Optimal blood issuing by comprehensive matching
Joost van Sambeeck (University of Twente)
Challenges faced by blood transfusion services are becoming more complex and change continuously over time due to the introduction of new technologies and increasing customer expectations.
Challenges faced by blood transfusion services are becoming more complex and change continuously over time due to the introduction of new technologies and increasing customer expectations. One of these expectations is the ability to select comprehensively typed red blood cell units directly from inventory. Currently, all units are issued according to the first-in-first-out principle, irrespective of their specific blood group. This may result in shortages for red blood cell units with a rare blood group. Shortages can be avoided, however, by retaining these units in inventory longer. This, in turn, might lead to increased outdating. Hence, a trade-off between the age and rareness of the red blood cell units in inventory is required.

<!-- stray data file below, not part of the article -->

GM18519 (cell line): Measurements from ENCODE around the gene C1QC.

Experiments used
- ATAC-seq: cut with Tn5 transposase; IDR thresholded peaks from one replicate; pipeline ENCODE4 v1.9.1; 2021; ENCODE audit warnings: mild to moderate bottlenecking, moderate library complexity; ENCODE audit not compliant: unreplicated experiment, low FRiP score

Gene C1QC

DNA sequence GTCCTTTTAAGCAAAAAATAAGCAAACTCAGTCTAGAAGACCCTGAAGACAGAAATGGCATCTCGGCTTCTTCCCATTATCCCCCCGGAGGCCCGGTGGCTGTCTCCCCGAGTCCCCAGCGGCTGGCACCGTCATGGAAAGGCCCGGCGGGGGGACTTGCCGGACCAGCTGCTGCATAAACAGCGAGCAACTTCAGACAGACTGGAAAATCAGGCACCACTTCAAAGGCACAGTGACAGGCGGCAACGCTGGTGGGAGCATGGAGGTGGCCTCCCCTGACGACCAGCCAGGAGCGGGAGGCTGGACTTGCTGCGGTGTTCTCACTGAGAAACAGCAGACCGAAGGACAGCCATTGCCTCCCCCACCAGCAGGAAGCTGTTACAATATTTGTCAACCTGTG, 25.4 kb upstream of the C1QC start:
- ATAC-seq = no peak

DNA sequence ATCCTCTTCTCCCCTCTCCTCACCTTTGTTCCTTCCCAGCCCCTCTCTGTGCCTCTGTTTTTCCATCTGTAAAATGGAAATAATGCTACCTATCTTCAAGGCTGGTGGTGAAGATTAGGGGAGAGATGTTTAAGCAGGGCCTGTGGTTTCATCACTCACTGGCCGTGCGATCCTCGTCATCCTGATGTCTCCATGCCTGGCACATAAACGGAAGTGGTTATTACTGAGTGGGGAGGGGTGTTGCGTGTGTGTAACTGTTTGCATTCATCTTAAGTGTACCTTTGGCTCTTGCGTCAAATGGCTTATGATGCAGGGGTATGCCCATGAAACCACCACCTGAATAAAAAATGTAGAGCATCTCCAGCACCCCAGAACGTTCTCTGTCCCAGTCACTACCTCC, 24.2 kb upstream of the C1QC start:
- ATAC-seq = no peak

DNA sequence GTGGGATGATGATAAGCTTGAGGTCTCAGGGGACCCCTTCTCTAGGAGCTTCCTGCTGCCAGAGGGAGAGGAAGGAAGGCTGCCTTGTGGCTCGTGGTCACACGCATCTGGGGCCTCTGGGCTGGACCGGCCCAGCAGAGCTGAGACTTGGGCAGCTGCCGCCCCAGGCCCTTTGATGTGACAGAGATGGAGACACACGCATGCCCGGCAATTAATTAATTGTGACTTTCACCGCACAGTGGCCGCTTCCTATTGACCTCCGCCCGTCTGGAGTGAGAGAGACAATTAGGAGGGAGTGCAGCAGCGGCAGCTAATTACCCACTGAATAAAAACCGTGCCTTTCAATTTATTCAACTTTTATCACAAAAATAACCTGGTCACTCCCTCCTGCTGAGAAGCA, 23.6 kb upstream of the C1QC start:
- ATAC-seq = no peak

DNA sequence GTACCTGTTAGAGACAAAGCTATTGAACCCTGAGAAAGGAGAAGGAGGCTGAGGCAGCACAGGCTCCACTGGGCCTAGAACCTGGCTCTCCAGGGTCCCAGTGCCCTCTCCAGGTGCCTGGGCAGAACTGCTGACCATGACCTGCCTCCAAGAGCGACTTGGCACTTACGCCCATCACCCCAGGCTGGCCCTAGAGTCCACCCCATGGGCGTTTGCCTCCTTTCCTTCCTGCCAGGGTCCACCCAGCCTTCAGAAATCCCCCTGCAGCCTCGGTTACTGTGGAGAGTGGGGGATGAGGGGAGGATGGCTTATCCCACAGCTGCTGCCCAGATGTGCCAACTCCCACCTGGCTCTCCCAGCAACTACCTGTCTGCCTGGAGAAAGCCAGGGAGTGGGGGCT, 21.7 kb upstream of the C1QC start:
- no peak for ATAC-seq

Due to specific matching restrictions for red blood cell units, traditional (perishable) inventory allocations models cannot be applied. Therefore, a new mathematical model is developed that allows optimization of the allocation of red blood cell units. This model contains three steps: a binary representation of extended blood groups, a transformation into a transportation problem, and finally its description as a minimum cost flow problem. In addition, the concept of 'relative opportunity loss' is introduced to indicate the quality of a match. Finally, a simulation study is conducted to evaluate the long-term performance of the optimization model, using historical data on supply and demand of red blood cell units in the Netherlands.
Computational experiments show that more than 90% of all requests for extended blood groups can be satisfied with an antigen identical red blood cell unit, without introducing excessive shortage or outdating.
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Joost van Sambeeck studied Operations Research and Management Science at Tilburg University. Currently he works as a PhD student at the Dutch blood operator Sanquin and the CHOIR group of the University of Twente, under supervision of Nico van Dijk (University of Twente), Wim de Kort (Sanquin, University of Amsterdam), and Mart Janssen (Sanquin). His research focuses on optimal decision making in relation to extended blood group matching by modelling various processes in the blood transfusion chain.